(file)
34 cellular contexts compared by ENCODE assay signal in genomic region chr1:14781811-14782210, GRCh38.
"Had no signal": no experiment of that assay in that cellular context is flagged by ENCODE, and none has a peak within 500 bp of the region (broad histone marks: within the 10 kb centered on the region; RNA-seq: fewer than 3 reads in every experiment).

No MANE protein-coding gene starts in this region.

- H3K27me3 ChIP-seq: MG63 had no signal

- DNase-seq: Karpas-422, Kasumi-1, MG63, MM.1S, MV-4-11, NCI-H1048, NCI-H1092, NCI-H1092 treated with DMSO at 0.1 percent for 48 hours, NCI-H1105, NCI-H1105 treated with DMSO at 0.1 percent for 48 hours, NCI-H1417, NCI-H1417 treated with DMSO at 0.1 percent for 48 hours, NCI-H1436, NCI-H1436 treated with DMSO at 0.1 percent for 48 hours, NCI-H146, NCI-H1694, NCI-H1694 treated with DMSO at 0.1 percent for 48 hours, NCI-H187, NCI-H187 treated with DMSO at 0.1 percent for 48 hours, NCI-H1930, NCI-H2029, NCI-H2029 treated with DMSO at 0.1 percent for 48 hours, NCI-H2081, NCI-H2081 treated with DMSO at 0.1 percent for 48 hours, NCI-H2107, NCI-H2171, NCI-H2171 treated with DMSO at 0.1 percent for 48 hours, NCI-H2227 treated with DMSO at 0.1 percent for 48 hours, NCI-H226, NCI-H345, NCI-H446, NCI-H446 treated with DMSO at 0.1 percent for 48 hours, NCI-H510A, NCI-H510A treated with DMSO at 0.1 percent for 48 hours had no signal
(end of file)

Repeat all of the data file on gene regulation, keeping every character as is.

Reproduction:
34 cellular contexts compared by ENCODE assay signal in genomic region chr1:14781811-14782210, GRCh38.
"Had no signal": no experiment of that assay in that cellular context is flagged by ENCODE, and none has a peak within 500 bp of the region (broad histone marks: within the 10 kb centered on the region; RNA-seq: fewer than 3 reads in every experiment).

No MANE protein-coding gene starts in this region.

- H3K27me3 ChIP-seq: MG63 had no signal

- DNase-seq: Karpas-422, Kasumi-1, MG63, MM.1S, MV-4-11, NCI-H1048, NCI-H1092, NCI-H1092 treated with DMSO at 0.1 percent for 48 hours, NCI-H1105, NCI-H1105 treated with DMSO at 0.1 percent for 48 hours, NCI-H1417, NCI-H1417 treated with DMSO at 0.1 percent for 48 hours, NCI-H1436, NCI-H1436 treated with DMSO at 0.1 percent for 48 hours, NCI-H146, NCI-H1694, NCI-H1694 treated with DMSO at 0.1 percent for 48 hours, NCI-H187, NCI-H187 treated with DMSO at 0.1 percent for 48 hours, NCI-H1930, NCI-H2029, NCI-H2029 treated with DMSO at 0.1 percent for 48 hours, NCI-H2081, NCI-H2081 treated with DMSO at 0.1 percent for 48 hours, NCI-H2107, NCI-H2171, NCI-H2171 treated with DMSO at 0.1 percent for 48 hours, NCI-H2227 treated with DMSO at 0.1 percent for 48 hours, NCI-H226, NCI-H345, NCI-H446, NCI-H446 treated with DMSO at 0.1 percent for 48 hours, NCI-H510A, NCI-H510A treated with DMSO at 0.1 percent for 48 hours had no signal